The fearless Londoner who single-handedly tackled two moped thieves in the street while wearing pyjama shorts is a former amateur rugby player who boxes three times a week, MailOnline can reveal.
Stephen Canny, 33, a commodities broker from Essex, said: ‘Of course I’d do it again. If it happened again tonight, I’d do the same thing again and I wouldn’t even think about it.’
He added: ‘Why should I allow people to break into my property and damage my vehicle? Where I come from, that’s not acceptable.
‘I’m absolutely not having someone rob my car with me sitting upstairs. If I’m out and it happens, there’s nothing I can do about it. But not when I’m sitting upstairs.’
Stephen Canny (pictured) ran outside and confronted the men who were trying to break into his car
Mr Canny, 33, (pictured with his black Mercedes) is a commodities broker who boxes three times a week
The brave amateur rugby player got one of the men in a headlock and wrestled him to the ground
Mr Canny was in his first floor flat in Chelsea at 9.30pm on Wednesday night with fiancée Susie Prynne, 39, an HR director, finalising plans for their wedding in three weeks’ time.
Suddenly they heard loud voices in the street, followed by a loud smash. Without a thought for his own safety, Mr Canny sprang into action, charging outside and launching himself at two masked moped gangsters.
Speaking exclusively to MailOnline, he said: ‘By the time I got out the front door, one guy had smashed the window to my car.
‘A second guy was smashing another vehicle, which was also an A-class Mercedes like mine.
‘I came flying out wearing a pair of pyjama shorts and a summer jumper and one of them ran round the car and just came straight at me, which was the reason I managed to stop him.
‘I used to play a lot of rugby, so I hit him with a shoulder and then I punched him a couple of times. I broke the visor clean off his helmet, which was one of those half-helmets with no jaw protector.
‘He swung a quick sequence of frenetic punches, clearly shocked by my intervention. We exchanged a few blows, but the idea was simply to stop him. I didn’t want to give him a kicking, but we did exchange blows.’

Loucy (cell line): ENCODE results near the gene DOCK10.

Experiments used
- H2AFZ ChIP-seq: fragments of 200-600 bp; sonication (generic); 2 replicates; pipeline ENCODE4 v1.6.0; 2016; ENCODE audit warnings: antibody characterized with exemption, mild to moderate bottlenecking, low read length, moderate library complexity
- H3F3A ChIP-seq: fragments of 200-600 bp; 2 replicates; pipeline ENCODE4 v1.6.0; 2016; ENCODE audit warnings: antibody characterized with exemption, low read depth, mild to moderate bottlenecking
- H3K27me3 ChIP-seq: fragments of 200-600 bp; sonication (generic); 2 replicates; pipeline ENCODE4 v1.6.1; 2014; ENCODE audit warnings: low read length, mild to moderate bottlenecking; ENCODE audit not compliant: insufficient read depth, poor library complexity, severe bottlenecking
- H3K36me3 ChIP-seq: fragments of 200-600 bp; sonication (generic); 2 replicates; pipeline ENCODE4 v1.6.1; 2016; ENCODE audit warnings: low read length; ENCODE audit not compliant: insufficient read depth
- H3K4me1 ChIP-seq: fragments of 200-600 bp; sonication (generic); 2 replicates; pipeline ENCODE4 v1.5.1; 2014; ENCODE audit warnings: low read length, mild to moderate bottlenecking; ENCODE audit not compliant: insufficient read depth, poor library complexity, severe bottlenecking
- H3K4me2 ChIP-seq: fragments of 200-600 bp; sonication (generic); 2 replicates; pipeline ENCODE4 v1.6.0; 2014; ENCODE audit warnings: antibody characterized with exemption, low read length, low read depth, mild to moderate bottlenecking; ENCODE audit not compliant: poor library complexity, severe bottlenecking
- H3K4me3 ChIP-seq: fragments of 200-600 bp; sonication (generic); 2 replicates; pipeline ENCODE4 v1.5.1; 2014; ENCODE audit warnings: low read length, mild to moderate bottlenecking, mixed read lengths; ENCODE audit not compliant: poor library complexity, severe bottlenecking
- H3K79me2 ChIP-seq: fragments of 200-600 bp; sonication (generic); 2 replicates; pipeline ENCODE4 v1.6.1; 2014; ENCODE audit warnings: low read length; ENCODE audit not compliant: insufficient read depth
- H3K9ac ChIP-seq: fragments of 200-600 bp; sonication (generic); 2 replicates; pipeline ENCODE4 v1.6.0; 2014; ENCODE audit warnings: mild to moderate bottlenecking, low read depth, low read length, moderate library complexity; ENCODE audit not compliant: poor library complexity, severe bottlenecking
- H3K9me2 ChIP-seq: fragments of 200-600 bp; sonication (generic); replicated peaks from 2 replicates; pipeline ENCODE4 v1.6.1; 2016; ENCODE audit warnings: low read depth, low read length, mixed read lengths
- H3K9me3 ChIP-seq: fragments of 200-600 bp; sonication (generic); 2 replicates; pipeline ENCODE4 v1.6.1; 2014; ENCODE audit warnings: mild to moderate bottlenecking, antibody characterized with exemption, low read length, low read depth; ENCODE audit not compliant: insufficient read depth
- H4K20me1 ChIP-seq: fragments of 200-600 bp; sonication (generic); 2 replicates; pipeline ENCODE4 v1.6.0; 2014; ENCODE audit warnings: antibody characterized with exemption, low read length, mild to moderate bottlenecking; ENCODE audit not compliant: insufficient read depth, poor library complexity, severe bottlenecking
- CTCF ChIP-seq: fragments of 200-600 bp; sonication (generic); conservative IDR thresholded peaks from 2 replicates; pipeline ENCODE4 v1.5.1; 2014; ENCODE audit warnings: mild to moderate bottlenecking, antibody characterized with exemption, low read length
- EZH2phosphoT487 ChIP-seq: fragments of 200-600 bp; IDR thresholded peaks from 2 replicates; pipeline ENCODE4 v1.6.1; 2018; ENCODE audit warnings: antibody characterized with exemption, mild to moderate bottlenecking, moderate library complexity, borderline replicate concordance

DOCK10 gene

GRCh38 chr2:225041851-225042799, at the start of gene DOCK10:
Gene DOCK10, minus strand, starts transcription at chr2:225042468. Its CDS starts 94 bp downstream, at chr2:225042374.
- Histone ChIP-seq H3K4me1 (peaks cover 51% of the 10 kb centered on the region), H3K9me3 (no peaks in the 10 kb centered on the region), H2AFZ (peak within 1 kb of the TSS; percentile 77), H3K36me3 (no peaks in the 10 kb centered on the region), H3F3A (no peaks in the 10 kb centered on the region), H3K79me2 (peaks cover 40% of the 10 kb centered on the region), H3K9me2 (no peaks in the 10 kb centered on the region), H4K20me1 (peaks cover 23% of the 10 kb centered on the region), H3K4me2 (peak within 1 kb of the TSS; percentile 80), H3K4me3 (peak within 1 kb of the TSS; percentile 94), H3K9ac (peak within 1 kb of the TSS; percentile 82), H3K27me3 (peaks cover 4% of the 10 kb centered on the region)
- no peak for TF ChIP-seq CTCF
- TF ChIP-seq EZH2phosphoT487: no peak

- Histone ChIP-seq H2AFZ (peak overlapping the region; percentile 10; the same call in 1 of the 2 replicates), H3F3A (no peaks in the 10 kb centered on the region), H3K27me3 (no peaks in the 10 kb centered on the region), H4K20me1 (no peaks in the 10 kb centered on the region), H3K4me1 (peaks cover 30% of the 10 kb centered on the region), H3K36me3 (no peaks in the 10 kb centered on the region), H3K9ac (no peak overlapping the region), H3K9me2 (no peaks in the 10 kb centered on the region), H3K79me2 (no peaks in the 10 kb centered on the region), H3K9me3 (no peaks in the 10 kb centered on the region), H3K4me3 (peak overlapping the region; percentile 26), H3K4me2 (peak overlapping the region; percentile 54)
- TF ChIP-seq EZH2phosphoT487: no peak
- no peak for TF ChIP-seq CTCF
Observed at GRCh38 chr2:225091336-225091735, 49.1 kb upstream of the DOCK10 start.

That was when the second masked moped rider stormed over to help his accomplice.
He added: ‘He grabbed my jumper and began to lay into me. I was fending one off and hitting the other one.
‘Then I think it dawned on them. They thought, sh**, I’ve just run into someone I don’t want to be running into.’
Dramatic video footage showed him single-handedly take the would-be thief to the ground
Mr Canny pinned the man on the ground and said that police thanked him for his brave efforts
Seeing he was outmatched, the second man got back onto his moped and raced away, leaving his partner facing Mr Canny alone.
‘Not a lot was going through my mind,’ he recalled. ‘My only thought was, those absolute f****** b*******, breaking into my car. The second guy’s hands were in back of my car.’
Mr Canny, who is 6’2 and weighs 17stone, was taller and heavier than the remaining suspect, who was about 5’10 and weighed approximately 14stone.
Nonetheless, the thief put up a fierce fight. ‘He had clearly done some training,’ Mr Canny said.
‘He was strong for small guy and from the look in his eyes I could tell he was off his head on something. He smelled strongly of marijuana.
‘He was just lashing out at me and trying to push me against the wall. We started grappling and I tried to sweep him.
‘It didn’t work, but then I managed to get behind him and fold his body in two. I knew that he would eventually run out of steam.
‘It was the sheer weight advantage allowed me to overpower him and stop him from getting away.’
Mr Canny sat astride the man and they continued to trade punches.
‘I held him on the ground,’ he said. ‘The guy was fighting, then he calmed down a bit, then he went at it again when he got his strength back.
His car’s rear window was smashed before he sprinted out of his door to take on the two men
Mr Canny also said that the pair tried to get into another Mercedes which was parked on the street
‘We heard sirens. At that point he panicked, and for a good minute-and-a-half he was really kicking off to get away.